FINAL: The Tempest Act 3-5

who is involved in the plot to kill Prospero Caliban convinced Stephano and Trinculo to agree to kill P
what does Caliban want Stephano and Trinculo to do BEFORE the kill P get the books then kill him
what do Prospero’s books represent to Prospero AND to Shakespeare for Prospero:source of all of his magic- P is COMPLETELY vulnerable (powerless) without them –puts him at the same powerless level as Calibanfor Shakespeare:–by own admission, P admits he neglected his duty as a ruler and buried his nose in books which isolated from the rest of the world…Shakespeare is warning us that buring yourself in their art is dangerously isolating
how does Caliban view the island in “I cried to dream again” speech –what does this contrast with very beautiful speechsees island as beautiful & island = theatre, a place of waking dreams–he celebrates the theatre for its beauty and power to evoke imaginative visions even if they are empty, mere dreamscontrasts with Prospero’s weary speech about the emptiness of theatre
“I cried to dream again” speech connection to real Renaissance world theatre was a new medium in the Renaissance and there were anxieties about its proper use
where is evil seen in this play and at what tone for each 1. Caliban, Trinculo and Stephano–somewhat comical and unthreatening 2. Antonio and Sebastian–more serious
what Prospero try to do about evil–what is the result of his effort he tries to confront it and uses theatre to teach these characters a lesson to make them goodresult: he ultimately fails
how does Prospero try to teach Italian characters a lesson puts on a spectacle where a banquet is placed before them then disappears–Ariel and his fellow spirits carry table of good good on stage: seeming inviting to eat–when they start to eat, Ariel returns as a Harpy and tries to give Antonio (and implicitly Sebastian) a guilt trip—-freezes them in place
what part of the magic of the theatre does Shakespeare highlight when the food disappears–what does Prospero feel he has after the spectacle the machinery of the theatre (including trap doors) but only to reveal how fake it is, how ultimately emptyfeels he has them in his power
how Prospero’s power connect to Shakespeare’s power like Shakespeare:1. Prospero uses to magic to manipulate and dazzle (like a skillful director)2. Prospero renounces his magic–Shakespeare knows this is his last play he’ll write alone
what is the second show Prospero creates for Miranda and Ferdinand’s wedding, P feels duty bound to create a show–has a hint of exhaustion or felt complusion
What does “vanity” mean in “some vanity of mine art?” points to the emptiness or unimportance of the shows he creates–his art = creating spectacle/shows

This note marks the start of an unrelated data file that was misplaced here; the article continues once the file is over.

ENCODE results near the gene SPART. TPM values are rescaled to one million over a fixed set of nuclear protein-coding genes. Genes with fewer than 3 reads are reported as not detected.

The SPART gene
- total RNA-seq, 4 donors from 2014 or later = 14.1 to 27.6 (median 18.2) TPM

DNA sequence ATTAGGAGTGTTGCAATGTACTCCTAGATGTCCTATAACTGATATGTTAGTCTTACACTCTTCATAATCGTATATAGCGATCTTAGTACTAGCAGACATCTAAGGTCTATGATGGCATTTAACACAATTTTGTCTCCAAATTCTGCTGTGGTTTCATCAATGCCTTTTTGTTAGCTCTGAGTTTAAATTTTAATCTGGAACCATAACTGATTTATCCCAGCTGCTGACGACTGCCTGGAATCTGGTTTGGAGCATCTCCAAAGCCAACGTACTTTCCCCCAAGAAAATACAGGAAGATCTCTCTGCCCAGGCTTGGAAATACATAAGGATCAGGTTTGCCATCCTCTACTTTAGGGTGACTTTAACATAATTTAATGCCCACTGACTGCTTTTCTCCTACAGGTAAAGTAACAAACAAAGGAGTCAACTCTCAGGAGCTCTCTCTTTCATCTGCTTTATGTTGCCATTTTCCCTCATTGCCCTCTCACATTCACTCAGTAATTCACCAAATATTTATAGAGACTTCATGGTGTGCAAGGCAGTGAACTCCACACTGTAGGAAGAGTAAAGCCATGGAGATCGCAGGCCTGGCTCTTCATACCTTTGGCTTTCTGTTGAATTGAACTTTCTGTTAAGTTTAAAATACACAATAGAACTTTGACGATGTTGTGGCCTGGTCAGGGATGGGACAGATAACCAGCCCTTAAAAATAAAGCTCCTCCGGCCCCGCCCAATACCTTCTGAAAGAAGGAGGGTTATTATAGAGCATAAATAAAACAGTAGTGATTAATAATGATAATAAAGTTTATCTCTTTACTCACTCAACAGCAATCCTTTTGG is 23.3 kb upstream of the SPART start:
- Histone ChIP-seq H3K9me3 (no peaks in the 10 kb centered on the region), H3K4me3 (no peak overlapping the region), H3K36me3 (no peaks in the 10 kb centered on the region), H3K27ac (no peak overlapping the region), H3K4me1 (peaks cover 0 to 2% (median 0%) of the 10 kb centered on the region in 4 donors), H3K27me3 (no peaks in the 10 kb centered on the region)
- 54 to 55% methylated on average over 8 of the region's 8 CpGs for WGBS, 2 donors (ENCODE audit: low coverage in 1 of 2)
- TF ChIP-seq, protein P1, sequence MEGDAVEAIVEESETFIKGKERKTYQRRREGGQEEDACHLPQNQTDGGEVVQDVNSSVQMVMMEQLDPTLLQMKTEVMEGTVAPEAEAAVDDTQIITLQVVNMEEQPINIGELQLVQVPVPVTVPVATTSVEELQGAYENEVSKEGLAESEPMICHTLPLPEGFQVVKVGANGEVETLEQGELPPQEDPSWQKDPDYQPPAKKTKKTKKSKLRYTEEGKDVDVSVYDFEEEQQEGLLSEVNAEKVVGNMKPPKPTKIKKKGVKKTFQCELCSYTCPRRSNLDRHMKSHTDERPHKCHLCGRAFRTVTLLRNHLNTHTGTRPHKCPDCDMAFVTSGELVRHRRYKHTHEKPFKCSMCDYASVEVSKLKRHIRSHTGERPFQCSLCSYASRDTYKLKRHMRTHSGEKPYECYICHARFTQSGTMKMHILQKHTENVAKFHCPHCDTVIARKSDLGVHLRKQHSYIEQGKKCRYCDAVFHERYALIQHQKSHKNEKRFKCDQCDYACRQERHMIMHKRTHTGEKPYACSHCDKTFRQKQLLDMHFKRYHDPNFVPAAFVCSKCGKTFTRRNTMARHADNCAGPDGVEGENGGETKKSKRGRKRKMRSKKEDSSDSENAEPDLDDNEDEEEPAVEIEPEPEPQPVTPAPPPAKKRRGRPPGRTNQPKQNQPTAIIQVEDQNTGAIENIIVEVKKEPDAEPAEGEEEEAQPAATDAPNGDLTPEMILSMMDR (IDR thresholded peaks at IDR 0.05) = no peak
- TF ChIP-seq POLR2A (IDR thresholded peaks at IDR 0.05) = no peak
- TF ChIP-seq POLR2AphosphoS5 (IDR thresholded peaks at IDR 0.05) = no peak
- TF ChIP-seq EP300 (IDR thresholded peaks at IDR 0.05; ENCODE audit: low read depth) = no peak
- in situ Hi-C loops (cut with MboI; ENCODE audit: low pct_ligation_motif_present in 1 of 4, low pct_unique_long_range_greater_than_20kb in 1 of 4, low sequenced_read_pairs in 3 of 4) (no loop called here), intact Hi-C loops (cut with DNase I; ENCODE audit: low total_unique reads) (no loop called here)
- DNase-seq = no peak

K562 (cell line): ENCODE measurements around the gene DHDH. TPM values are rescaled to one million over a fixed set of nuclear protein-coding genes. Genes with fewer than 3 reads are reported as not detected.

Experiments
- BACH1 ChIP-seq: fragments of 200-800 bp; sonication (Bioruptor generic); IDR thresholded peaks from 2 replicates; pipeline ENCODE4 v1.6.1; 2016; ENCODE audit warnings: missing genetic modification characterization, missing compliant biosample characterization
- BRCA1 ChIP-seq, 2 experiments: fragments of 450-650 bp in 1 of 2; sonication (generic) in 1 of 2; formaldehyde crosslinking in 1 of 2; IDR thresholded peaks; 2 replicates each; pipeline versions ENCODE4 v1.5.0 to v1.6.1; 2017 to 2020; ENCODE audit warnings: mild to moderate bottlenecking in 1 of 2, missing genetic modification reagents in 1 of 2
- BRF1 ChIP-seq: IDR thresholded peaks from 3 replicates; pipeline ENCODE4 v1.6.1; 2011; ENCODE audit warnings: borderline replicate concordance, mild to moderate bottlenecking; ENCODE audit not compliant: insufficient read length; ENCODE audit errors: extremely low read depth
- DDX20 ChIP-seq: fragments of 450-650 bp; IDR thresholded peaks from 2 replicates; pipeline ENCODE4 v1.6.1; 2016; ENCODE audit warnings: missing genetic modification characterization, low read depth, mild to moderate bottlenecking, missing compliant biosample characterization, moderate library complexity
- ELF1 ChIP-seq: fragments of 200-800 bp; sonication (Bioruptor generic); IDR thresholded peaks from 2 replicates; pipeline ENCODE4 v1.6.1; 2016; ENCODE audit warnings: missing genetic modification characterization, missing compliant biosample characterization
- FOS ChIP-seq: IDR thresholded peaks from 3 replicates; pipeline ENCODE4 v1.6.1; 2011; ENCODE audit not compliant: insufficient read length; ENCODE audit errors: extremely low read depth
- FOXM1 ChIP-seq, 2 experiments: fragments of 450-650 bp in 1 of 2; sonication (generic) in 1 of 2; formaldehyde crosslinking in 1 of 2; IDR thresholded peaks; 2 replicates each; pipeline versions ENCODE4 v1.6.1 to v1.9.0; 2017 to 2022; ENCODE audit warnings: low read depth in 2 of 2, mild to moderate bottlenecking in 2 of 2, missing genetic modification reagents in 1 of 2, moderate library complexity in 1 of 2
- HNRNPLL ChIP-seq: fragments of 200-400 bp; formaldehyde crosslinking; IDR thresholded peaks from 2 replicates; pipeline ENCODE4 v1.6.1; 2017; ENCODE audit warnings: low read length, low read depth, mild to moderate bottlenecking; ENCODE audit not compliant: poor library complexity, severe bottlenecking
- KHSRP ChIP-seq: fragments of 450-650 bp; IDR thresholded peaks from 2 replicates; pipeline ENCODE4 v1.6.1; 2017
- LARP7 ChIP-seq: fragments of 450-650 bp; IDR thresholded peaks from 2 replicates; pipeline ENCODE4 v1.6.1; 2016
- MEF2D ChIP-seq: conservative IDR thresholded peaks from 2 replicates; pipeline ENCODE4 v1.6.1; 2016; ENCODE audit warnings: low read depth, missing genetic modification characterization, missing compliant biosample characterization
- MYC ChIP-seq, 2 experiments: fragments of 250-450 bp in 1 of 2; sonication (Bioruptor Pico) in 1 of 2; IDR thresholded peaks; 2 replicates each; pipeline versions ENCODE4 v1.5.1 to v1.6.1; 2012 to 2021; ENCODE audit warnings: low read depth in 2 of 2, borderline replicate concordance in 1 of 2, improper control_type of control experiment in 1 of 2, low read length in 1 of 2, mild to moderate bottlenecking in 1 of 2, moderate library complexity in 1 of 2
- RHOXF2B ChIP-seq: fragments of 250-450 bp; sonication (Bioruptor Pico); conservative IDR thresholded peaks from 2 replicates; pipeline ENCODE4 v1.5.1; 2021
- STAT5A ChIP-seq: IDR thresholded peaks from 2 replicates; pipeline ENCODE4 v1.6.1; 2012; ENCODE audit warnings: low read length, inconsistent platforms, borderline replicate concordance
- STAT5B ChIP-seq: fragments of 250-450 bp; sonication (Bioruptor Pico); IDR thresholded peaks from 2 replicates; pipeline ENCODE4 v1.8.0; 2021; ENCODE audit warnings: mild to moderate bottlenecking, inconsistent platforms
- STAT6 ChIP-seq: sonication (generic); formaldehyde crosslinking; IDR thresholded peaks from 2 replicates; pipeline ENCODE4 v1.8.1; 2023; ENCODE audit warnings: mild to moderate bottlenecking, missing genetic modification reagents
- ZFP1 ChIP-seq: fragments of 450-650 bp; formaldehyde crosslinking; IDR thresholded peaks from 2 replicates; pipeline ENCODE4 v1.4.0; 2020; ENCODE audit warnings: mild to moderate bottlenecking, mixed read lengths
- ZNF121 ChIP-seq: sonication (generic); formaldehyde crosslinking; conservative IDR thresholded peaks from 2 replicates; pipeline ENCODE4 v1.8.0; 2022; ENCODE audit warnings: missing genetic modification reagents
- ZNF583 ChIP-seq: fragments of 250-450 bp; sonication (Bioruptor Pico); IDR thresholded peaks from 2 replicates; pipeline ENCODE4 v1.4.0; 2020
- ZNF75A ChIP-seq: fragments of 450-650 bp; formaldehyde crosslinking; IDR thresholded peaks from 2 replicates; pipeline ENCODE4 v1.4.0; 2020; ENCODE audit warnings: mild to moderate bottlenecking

what appears during the second play to celebrate M and F’s marriage 3 goddess: Iris, Ceres and Juno”enact my present fancies” -Prospero–meaning: spirits are released from prison through his magic to create the show he fantasies about
Iris the messenger of the Greek Gods
Ceres the goddess of grain and fruitfulness–played by Ariel
Juno the goddess of marriage, descends in a chariot
what is the second play a play-within-a-play–combo of dialogue, music and dance
why did Shakespeare include this second play? the audience was probably quite absorbed (or even entranced) with this “magical” spectacle BECAUSE one of the pleasures of the early modern theatre was magic and dance–it is a celebration of magical power of theatre
what is Ferdinand’s response to the second play he loves it and wants to live on the island forever–praises how wise Prospero is and calls place a “paradise”
why is the second play interrupted “I had forgot!”Prospero remembers Stephano, Trinculo and Caliban’s plan to kill him –they are on their way now–also hints at Antonio, Sebastian and Alonso
why is the interruption so upsetting (2) 1. it reminds Prospero that theatre can’t change anyone or fix any real problems2. it can only distract but it is ultimately empty
what speech does Prospero give that contrasts with Caliban’s speech about the beauty of the island with its illusions–connection to Shakespeare in real life? The Great Globe speech–suddenly Prospero thinks his work putting on plays is futileconnection: the name of Shakespeare’s theatre was “The Globe:–in P’s speech: “The great globe itself”
what is the whole Great Globe speech saying talking to Ferdinand who looks like something is bothering him, so Prospero reassures him: –the music and dance spectacle is over–actors were all spirits who melted into thin air–like whole vision he saw was empty–everyone is made up of dreams –“the great globe itself”: he is saying the world and everyone in it (audience) will dissolve just like those spirits did leaving nothing behind to remember them
what other speech does the Great Globe speech connect to–connection to Shakespeare? All the World’s a Stage in As You Like It:speech moves from complaining that everything on the island is theatrical, fake and artificial to complaining that everything in life is theatrical, fake and artificial –similar perspective to Jacques in AYLIseems like this is Shakespeares perspective, now, at the end of his career